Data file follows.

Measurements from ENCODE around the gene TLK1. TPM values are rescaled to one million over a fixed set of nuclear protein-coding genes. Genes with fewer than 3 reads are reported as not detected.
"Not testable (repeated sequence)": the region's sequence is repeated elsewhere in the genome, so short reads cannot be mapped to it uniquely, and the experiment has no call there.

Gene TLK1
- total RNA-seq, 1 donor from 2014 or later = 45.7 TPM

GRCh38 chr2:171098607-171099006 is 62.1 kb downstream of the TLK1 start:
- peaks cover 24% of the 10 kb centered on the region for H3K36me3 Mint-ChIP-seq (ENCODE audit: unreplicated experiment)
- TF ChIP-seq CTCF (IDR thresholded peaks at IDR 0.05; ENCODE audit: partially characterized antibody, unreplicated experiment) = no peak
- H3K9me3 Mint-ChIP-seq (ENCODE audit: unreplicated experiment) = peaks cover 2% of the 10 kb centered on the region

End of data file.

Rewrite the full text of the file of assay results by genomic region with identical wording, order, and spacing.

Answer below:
Measurements from ENCODE around the gene TLK1. TPM values are rescaled to one million over a fixed set of nuclear protein-coding genes. Genes with fewer than 3 reads are reported as not detected.
"Not testable (repeated sequence)": the region's sequence is repeated elsewhere in the genome, so short reads cannot be mapped to it uniquely, and the experiment has no call there.

Gene TLK1
- total RNA-seq, 1 donor from 2014 or later = 45.7 TPM

GRCh38 chr2:171098607-171099006 is 62.1 kb downstream of the TLK1 start:
- peaks cover 24% of the 10 kb centered on the region for H3K36me3 Mint-ChIP-seq (ENCODE audit: unreplicated experiment)
- TF ChIP-seq CTCF (IDR thresholded peaks at IDR 0.05; ENCODE audit: partially characterized antibody, unreplicated experiment) = no peak
- H3K9me3 Mint-ChIP-seq (ENCODE audit: unreplicated experiment) = peaks cover 2% of the 10 kb centered on the region